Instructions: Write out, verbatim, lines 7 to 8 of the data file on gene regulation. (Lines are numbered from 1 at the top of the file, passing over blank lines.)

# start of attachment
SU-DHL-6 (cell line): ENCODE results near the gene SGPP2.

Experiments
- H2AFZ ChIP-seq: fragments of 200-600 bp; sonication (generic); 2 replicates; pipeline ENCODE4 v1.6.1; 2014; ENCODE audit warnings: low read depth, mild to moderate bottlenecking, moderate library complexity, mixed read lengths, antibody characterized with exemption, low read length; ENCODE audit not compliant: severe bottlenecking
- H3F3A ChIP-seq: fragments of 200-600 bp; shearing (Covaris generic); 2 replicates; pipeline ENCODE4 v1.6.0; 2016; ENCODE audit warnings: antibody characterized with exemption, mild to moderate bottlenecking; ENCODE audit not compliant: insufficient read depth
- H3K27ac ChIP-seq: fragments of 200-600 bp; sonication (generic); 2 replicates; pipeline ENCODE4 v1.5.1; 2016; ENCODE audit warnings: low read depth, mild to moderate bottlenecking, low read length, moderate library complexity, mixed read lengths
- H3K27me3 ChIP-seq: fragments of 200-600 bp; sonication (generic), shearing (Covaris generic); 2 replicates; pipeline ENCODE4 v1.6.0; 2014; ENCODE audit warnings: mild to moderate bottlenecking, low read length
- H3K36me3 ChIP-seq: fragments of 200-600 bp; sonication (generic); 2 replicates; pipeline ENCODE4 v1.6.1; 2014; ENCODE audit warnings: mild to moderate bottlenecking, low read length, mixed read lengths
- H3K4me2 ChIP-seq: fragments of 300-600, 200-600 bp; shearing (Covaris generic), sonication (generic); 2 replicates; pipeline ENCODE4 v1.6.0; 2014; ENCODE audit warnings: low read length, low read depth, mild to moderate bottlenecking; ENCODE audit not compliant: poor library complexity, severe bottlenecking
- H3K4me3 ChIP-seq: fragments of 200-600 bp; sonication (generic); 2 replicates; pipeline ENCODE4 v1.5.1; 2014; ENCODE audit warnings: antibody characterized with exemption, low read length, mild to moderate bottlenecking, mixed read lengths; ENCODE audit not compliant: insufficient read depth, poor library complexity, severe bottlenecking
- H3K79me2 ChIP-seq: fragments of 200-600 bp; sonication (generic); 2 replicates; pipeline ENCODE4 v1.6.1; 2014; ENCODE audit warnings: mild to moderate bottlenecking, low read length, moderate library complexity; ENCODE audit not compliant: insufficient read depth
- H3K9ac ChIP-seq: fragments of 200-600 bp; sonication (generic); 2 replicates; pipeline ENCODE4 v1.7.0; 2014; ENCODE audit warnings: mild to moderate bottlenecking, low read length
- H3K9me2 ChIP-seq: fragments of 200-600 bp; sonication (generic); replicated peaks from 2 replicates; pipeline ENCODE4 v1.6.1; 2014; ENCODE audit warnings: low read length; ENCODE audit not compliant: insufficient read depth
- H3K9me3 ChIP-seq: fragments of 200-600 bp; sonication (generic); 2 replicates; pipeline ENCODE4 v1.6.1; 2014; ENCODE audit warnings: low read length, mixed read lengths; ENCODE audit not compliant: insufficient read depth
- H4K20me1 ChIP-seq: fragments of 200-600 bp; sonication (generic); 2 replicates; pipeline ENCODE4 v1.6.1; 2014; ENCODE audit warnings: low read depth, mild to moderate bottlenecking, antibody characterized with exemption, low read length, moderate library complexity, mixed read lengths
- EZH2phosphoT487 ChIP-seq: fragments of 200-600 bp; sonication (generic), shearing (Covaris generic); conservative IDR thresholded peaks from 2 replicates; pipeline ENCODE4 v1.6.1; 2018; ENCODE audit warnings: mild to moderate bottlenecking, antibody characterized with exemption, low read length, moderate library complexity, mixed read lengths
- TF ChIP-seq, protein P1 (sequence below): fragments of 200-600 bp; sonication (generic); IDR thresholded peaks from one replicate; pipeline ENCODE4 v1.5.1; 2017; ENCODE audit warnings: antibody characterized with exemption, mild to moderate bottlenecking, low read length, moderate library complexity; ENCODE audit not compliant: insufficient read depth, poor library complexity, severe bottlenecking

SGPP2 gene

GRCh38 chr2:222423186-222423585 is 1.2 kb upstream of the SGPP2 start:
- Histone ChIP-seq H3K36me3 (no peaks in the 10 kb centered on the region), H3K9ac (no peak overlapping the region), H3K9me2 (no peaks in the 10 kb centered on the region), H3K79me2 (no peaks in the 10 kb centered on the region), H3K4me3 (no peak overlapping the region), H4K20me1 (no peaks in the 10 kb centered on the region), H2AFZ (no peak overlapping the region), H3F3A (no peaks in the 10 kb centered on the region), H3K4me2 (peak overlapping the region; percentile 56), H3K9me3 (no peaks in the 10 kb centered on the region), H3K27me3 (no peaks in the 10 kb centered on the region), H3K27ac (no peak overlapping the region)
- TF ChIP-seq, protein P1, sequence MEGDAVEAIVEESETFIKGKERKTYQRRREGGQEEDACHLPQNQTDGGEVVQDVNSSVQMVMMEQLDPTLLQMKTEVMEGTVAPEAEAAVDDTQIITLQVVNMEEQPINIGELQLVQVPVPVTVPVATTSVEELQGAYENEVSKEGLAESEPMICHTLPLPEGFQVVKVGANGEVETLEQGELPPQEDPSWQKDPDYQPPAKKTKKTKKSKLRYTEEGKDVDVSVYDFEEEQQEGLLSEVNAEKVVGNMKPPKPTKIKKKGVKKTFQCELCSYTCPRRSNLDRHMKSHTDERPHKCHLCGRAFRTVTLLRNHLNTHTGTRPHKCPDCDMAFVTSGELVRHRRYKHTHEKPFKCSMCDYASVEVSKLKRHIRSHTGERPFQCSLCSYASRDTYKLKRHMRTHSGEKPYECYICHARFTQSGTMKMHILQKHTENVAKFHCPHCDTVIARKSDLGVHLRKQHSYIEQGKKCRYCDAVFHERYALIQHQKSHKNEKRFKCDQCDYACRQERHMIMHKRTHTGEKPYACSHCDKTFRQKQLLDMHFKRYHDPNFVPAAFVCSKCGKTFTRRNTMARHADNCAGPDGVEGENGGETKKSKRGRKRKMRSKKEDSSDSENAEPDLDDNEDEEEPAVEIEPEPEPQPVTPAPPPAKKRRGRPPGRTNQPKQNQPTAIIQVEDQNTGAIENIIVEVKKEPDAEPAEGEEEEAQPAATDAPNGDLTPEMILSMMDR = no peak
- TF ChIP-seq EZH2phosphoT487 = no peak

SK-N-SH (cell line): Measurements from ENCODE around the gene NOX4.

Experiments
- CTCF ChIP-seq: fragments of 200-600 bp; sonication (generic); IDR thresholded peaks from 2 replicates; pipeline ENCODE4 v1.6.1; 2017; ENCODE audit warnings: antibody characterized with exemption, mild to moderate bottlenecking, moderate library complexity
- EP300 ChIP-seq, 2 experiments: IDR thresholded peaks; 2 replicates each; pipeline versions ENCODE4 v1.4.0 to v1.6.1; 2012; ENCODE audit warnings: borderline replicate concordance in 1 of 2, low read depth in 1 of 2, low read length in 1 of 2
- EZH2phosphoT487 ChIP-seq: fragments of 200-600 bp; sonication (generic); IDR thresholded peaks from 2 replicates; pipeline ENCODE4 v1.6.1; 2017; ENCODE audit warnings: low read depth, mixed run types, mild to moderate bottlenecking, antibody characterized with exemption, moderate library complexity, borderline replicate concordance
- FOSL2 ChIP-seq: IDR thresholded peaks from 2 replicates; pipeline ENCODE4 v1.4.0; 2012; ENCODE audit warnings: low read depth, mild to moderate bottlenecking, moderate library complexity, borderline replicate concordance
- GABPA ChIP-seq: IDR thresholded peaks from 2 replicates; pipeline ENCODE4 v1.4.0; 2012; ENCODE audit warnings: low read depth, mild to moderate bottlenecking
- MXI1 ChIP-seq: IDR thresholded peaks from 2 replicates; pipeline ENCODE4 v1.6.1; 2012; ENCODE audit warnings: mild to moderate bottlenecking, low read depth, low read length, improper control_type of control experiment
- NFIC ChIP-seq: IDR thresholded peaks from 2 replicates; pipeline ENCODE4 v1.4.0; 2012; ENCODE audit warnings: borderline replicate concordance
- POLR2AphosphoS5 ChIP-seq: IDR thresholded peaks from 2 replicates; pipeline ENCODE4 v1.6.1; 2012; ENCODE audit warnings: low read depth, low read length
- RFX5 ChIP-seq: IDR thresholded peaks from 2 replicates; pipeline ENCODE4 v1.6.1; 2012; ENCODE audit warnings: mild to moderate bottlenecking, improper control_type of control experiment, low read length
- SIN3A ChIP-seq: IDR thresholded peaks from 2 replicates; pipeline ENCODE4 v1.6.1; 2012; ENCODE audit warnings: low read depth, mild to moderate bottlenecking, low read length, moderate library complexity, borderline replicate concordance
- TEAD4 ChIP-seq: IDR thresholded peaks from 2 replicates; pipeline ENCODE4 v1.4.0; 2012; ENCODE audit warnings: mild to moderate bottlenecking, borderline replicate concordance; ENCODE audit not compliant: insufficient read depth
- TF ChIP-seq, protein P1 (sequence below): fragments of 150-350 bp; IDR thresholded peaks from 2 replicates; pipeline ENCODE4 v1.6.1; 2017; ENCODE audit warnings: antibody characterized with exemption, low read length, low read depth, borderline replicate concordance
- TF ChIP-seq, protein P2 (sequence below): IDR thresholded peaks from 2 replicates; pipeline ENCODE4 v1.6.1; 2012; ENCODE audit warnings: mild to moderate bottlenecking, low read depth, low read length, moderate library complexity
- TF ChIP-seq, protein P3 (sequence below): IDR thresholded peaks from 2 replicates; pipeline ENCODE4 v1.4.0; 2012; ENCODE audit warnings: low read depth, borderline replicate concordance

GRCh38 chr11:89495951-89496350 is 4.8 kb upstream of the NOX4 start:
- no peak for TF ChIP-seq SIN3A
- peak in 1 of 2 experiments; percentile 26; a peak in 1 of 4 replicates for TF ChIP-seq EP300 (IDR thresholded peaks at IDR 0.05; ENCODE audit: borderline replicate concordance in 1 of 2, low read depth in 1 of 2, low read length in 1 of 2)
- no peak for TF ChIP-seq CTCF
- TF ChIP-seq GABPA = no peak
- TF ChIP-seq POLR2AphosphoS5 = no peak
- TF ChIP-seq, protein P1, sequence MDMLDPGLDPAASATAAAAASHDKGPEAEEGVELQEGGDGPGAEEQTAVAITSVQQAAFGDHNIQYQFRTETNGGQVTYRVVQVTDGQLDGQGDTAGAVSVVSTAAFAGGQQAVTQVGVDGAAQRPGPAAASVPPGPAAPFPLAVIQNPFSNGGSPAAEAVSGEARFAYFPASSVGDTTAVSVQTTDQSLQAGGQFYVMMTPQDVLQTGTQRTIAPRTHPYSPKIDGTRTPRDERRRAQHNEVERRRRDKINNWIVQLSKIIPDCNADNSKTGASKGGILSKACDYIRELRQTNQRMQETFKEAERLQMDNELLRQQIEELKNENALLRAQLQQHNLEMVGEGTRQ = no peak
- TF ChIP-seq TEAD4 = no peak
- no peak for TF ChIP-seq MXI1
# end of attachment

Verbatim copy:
- H3K36me3 ChIP-seq: fragments of 200-600 bp; sonication (generic); 2 replicates; pipeline ENCODE4 v1.6.1; 2014; ENCODE audit warnings: mild to moderate bottlenecking, low read length, mixed read lengths
- H3K4me2 ChIP-seq: fragments of 300-600, 200-600 bp; shearing (Covaris generic), sonication (generic); 2 replicates; pipeline ENCODE4 v1.6.0; 2014; ENCODE audit warnings: low read length, low read depth, mild to moderate bottlenecking; ENCODE audit not compliant: poor library complexity, severe bottlenecking